18. Stir the Sands
Straight up token makers are usually nice in Battle Box. And although 6 mana is a little high, you can easily cycle it earlier in the game to get one zombie and a card.

17. Angler Drake
Paying 6 mana for a 4/4 flyer equals a 1 turn delay in Battle Box. For that extra turn, you get to bounce one of your opponent’s creatures, thus removing a blocker and forcing them to cast it again the next turn. I would probably not play this in a draft deck, but with the 1 land per turn guarantee of the Battle Box format, I think the card is fine.

16. Khenra Charioteer
A 3/3 trampler for 3 mana is a fine rate. Giving your other creatures trample will sometimes be meaningless but has the potential to be a blowout on some occasions. I have considered including Gruul War Plow before, and this is better by almost any measure.

15. Insult – Injury
I didn’t think damage prevention is a big thing, but Wizards keeps trying to cripple it with clauses (it reminds me of the “can’t be regenerated” clause they were using as if regeneration was the most oppressive effect in Magic). Anyway, doubling your damage output for a turn is nice, and if you have enough mana left for the second hand, you could easily take out a blocker and deal some serious direct damage on top.

14. Start – Finish
Three mana is a bit much for two 1/1 creatures, but vigilance could actually allow you to ping your opponent while still leaving up your fresh chump blockers. I like Bone Splinters as a card, and having a slightly more expensive one in my graveyard for when it’s needed is great.

13. Vizier of Many Faces
Clone variant you can get 2 uses out of. It is no secret that I like my Clones, so there should be no surprises here.

12. Cartouche of Strength
Boosting your biggest creature in a relevant way while also potentially removing an opponent’s troublesome creature is nice value. For a common, this seems quite strong.

11. Glorybringer
The first Exert creature that was spoiled, and certainly one of the nicer ones. A 4/4 flyer with haste is nice value for 5 mana, so the Exert ability is really just gravy. Evaluating the trade off between dealing 4 damage to an opponent’s creature or getting to swing with your dragon again next turn will be harder than it looks.

10. Hapatra, Vizier of Poisons
A fiddly value card, but the reward is quite substantial. As a 2/2, she probably needs some help to get the damage through, but most Battle Boxes have plenty of ways to do that. If you have any other -1/-1 counters in your Box, she will get more useful fast.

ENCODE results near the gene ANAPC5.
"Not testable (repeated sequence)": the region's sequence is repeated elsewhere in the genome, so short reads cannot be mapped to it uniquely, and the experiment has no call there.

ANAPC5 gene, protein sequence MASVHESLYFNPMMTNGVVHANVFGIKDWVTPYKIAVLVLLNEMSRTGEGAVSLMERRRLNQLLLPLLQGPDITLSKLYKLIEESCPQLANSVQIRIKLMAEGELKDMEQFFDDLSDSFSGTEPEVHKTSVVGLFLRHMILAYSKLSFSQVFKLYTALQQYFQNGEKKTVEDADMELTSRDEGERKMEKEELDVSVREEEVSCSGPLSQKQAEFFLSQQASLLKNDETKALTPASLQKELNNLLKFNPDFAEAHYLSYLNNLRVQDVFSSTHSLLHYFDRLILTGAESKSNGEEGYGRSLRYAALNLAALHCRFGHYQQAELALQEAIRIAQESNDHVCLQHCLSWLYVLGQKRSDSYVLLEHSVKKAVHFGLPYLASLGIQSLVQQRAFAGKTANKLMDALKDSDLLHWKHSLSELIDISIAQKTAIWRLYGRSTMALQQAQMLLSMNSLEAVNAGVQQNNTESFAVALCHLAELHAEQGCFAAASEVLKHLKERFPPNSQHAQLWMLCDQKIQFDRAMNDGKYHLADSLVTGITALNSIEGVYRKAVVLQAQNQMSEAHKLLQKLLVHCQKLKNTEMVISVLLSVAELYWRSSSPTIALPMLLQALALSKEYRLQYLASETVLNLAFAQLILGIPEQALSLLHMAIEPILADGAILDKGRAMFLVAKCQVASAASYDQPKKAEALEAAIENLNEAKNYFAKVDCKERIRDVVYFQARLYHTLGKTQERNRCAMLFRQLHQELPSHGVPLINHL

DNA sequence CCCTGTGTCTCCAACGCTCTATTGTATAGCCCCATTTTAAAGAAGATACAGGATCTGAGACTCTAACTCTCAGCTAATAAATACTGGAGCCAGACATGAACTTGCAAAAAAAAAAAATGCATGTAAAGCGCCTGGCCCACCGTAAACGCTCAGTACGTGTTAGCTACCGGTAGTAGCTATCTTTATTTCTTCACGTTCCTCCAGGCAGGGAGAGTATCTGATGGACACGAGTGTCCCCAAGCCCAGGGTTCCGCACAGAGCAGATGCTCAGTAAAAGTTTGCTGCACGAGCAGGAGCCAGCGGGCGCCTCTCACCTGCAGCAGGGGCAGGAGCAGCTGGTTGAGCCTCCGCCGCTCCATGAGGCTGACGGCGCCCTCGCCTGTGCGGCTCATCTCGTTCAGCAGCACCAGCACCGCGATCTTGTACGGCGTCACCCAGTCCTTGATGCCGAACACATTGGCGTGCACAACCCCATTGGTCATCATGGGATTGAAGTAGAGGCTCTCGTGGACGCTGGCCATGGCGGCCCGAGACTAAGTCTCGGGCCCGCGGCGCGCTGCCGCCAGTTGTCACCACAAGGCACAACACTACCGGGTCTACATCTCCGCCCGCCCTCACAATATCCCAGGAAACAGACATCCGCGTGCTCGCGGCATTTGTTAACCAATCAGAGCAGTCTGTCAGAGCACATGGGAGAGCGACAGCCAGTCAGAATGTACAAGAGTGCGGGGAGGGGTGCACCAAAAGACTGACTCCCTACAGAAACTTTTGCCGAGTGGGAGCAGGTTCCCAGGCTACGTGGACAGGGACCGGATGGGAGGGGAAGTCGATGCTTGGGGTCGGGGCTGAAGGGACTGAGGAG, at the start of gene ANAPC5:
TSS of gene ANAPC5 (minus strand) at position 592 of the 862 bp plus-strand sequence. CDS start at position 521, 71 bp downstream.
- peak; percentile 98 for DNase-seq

9. Edifice of Authority
The only Bricks card that I think works fine in Battle Box. Using one mana to turn off an attacker is actually quite a good rate, and once you have done this three times, it becomes even more powerful, turning off blockers and potential threats.

8. Mouth – Feed
Two words: Hippo token. Plus it’s not a bad card.

7. Never – Return
Both halves of the card are not cheap, and the two abilities are not very synergistic, so I expect the halves to be used at separate moments most of the time. Both halves are fine, although unconditional removal is quite powerful so if you already have many of these effects, consider cutting one of those to be replaced.

6. Heart-Piercer Manticore
It’s a lot of words to say fling on a stick, but I really like the card. It’s effect forces some tough decisions, and you even get to do it twice (for a hefty fee, but still). Make sure your creature count is at least 50% before including this.

5. Heaven – Earth
I think both Windstorm and Earthquake are great Battle Box cards, so having both at once seems like a great-great-card to me. If you can’t use the Heaven part, remember you can send it to your graveyard by just paying 1 green mana.

4. Sweltering Suns
I like Anger of the Gods and I don’t think the Battle Box format needs the Exile clause because it will hit both players equally. Adding cycling also prevents this from sitting useless in your hand, so I really like this.

3. Oketra’s Attendant
Nothing too flashy, but cycling and embalm make for a nice combination (which I’m surprised wasn’t used more) which gives this card a swiss army knife feel. I think unflashy, versatile cards are what fuels Battle Box experiences, which is why I put it this high on the list.

2. Cast Out
An Oblivion Ring with flash might already be worth 4 mana, but with cycling this is certainly a great card. The fact that it cycles very cheaply means you can almost always trade this if your opponent has no likely targets. Versatile and reasonably powerful, an admittedly obvious no. 2.

1. Champion of Rhonas
The last exert card. Even if the Champion can be blocked, there is no way to prevent a player from playing a creature card. When you can construct a deck around this, I would be worried about Griselbrands and Emrakuls clogging up the place, but in a Battle Box, the creature quality is usually more homogenous so I don’t expect big problems. Perhaps the best comparison is to Elvish Piper. This needs to attack to get the effect, but on the other hand it has a better board presence and is a little less vulnerable to direct damage. We’ll see how it plays, but my hopes are high.

Which once again brings us to the end of our Top 20. I really think Amonkhet has many great Battle Box cards, and I think it is a set with a lot of Mini Battle Box potential. I’m not sure when I can get around to it, but I am planning to add an Amonkhet Mini Battle Box in the near future. Until then, all hail Pharaoh Bolas!